South African company Harmony Gold Mining, through its chief executive officer Graham Briggs, made the announcement in a letter to stakeholders – published on its website on Tuesday this week.

Briggs admitted that this was causing “serious concern within and outside the company” and a change in the course of a section of the lower Watut River, resulting in die-back of vegetation.

The admission came about as Morobe Mining Joint Ventures, made up of Harmony and Australian partner Newcrest, started paying compensation to affected villagers along the Watut River and as Bulolo MP Sam Basil called on villagers not to accept the payouts.

“The higher-than-expected sediment impacts in the Watut River in PNG have given rise to serious concern within and outside the company,” Briggs said.

“The mine’s environmental impact statement (EIS) predicted sediment loads in the Watut River during construction but, as it has taken longer than expected to reach hard rock at the mine which will be used to construct the interim waste dumps, the construction of stable waste dumps has been delayed resulting in a continued high sediment load in the Watut River.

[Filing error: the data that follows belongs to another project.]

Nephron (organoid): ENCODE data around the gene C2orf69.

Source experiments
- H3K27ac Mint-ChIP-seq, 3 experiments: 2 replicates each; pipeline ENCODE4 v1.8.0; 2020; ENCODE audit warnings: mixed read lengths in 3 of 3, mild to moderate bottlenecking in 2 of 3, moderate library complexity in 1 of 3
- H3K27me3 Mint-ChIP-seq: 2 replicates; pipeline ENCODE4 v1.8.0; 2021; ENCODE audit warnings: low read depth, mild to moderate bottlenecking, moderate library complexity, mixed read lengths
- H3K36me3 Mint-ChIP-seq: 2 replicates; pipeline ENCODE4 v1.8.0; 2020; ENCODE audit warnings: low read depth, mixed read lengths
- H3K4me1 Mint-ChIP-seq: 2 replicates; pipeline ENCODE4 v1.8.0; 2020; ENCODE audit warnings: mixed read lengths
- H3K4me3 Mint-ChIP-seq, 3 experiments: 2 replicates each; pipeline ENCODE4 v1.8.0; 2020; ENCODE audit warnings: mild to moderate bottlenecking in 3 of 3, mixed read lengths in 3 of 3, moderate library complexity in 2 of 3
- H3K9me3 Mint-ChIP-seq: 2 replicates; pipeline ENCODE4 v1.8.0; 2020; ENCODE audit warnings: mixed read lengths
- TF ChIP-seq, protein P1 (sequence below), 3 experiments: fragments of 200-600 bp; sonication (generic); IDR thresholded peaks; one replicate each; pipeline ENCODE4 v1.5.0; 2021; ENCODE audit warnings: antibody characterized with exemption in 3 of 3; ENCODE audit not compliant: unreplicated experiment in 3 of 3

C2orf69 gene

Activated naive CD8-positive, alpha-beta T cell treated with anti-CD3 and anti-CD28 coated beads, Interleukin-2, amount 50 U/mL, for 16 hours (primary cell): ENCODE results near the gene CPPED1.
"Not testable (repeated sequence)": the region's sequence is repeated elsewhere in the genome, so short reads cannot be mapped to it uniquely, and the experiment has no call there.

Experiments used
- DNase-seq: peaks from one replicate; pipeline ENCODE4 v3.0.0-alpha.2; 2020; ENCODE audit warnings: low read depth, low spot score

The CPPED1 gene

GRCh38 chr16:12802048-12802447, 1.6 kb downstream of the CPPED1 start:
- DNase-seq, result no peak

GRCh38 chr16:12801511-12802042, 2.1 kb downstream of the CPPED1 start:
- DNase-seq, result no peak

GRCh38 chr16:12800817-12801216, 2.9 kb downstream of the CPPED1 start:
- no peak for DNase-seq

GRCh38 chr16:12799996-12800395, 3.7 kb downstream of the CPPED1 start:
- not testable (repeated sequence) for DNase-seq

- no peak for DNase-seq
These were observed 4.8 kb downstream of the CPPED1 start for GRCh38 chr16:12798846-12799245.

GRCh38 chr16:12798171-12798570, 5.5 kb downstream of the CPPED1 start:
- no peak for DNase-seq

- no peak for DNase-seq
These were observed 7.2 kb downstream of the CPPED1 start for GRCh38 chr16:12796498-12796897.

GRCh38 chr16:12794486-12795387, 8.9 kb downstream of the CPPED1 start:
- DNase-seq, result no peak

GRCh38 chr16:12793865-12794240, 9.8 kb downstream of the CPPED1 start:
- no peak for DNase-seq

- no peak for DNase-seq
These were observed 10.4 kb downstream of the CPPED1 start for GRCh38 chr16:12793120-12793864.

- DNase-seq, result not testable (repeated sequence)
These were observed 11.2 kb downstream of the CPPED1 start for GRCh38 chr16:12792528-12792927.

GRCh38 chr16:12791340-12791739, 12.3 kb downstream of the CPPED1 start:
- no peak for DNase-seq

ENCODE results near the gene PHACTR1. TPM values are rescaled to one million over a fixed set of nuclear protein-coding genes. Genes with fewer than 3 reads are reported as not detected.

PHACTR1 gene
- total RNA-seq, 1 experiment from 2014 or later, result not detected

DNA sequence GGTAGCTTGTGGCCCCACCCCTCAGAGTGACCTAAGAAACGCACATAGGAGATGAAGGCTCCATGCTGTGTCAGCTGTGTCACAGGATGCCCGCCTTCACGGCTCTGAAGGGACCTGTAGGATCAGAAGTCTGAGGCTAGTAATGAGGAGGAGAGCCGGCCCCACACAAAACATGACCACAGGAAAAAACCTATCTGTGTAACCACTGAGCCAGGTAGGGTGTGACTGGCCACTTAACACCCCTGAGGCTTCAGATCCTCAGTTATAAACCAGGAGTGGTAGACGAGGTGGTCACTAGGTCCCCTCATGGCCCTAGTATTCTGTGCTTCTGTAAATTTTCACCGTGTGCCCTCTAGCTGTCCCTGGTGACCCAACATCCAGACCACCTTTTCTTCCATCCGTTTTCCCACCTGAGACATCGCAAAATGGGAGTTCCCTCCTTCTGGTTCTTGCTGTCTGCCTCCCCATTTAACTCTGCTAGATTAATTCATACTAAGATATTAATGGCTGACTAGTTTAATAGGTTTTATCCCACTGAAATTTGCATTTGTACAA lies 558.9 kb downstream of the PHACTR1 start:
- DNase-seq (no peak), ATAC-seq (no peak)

“Construction of the interim waste dumps has been prioritised, with specific resources allocated to the project to ensure speedy progress.

“This will reduce the sediment load in the river, and allow the current sedimentation to flush out.

“In addition, mining activities which contributed to the increased sediment load have been stopped.

“The MMJV commissioned further impact assessments so that we could better understand the impact of these sediment loads on the river.

“These studies show that the increased sediment load in the Watut River (of which the mine is one source) has resulted in a change in the course of a section of the lower Watut River, and a die-back of vegetation in that area as a result of flooding.

“Although these changes in the river course occur naturally over time, the mine’s contribution to the sediment load in the lower Watut River has speeded up this process.

“The MMJV has committed to expanding its monitoring programme to quantify the impacts coming from the mine and other sources, taking remedial action wherever possible, and working with the government to assess fair compensation for those affected.”